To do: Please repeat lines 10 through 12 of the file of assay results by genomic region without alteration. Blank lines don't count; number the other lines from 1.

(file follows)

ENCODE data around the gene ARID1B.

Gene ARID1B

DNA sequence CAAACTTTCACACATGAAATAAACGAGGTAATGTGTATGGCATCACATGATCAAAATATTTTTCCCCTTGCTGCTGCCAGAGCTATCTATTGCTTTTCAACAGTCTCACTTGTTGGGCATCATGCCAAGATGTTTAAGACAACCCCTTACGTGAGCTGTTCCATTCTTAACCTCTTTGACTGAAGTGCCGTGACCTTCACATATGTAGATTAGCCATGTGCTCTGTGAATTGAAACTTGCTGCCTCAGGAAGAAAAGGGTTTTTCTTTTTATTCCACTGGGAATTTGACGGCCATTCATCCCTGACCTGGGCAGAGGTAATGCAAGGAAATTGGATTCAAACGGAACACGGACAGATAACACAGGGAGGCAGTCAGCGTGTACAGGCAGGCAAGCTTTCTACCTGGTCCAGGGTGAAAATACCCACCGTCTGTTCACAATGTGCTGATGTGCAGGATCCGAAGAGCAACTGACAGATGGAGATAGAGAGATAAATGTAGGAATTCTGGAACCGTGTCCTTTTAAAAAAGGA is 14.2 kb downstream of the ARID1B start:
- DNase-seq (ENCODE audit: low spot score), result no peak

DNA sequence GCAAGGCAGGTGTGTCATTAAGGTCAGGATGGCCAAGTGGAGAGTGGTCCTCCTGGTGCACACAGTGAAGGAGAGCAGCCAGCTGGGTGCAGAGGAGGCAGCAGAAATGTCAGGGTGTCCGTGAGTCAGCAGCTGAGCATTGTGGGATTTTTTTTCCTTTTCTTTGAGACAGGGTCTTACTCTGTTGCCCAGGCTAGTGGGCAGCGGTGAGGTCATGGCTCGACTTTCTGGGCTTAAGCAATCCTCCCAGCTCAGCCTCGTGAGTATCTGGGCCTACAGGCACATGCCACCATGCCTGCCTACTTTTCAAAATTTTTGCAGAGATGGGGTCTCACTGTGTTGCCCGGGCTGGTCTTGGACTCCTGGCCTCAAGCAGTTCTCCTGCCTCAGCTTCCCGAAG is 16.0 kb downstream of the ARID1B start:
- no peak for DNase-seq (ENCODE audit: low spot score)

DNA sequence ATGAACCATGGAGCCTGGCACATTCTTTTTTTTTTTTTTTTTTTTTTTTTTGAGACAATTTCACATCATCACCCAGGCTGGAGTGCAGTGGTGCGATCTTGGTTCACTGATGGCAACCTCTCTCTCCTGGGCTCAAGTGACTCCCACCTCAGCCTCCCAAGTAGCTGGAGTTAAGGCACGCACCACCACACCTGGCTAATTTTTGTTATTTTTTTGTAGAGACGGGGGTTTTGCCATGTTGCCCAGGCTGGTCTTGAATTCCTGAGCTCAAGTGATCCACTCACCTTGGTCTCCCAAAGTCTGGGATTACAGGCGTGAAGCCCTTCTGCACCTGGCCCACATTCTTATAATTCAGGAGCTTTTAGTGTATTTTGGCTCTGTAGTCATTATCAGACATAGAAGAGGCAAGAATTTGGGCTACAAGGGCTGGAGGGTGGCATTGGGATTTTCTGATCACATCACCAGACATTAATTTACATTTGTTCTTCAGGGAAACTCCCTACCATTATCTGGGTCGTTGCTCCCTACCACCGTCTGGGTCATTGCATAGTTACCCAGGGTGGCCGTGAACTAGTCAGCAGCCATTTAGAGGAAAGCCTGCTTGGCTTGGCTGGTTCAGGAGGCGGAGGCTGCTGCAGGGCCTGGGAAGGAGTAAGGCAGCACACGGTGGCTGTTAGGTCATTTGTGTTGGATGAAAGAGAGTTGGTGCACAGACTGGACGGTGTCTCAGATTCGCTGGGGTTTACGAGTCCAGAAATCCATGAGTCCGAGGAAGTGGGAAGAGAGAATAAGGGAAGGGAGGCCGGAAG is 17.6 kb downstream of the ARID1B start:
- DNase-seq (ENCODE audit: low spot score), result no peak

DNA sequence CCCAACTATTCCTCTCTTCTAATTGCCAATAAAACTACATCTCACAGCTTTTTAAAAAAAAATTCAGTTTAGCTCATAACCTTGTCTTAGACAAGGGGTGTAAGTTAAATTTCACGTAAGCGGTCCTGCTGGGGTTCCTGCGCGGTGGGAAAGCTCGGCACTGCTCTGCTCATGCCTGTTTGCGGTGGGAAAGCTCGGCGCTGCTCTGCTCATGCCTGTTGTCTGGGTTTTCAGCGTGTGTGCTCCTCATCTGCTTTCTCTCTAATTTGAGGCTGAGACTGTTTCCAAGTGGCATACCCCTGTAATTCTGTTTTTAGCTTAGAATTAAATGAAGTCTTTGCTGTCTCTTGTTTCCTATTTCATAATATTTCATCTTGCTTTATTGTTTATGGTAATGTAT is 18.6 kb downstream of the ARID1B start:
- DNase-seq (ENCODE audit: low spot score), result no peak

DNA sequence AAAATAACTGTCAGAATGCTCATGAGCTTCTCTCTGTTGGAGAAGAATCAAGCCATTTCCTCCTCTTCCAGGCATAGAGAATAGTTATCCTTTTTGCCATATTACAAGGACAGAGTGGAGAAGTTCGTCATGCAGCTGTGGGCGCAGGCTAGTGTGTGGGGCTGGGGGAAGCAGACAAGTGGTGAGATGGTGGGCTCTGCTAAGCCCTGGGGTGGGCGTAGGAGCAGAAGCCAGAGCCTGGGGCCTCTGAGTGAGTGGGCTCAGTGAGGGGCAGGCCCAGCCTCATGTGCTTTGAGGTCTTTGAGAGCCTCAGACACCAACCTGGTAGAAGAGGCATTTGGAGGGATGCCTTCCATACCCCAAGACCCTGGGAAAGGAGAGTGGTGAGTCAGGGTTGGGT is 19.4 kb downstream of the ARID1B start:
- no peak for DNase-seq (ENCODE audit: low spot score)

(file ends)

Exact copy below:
- DNase-seq (ENCODE audit: low spot score), result no peak

DNA sequence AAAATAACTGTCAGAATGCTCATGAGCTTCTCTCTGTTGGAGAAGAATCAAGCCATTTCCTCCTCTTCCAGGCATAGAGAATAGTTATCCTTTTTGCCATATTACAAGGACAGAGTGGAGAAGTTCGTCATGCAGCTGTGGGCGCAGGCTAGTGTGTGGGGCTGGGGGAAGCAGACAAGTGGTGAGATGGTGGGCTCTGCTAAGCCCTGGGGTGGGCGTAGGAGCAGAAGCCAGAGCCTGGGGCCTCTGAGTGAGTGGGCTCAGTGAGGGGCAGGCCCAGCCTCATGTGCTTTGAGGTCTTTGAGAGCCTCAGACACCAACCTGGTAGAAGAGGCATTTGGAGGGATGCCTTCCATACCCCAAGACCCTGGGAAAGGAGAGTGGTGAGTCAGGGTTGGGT is 19.4 kb downstream of the ARID1B start:
- no peak for DNase-seq (ENCODE audit: low spot score)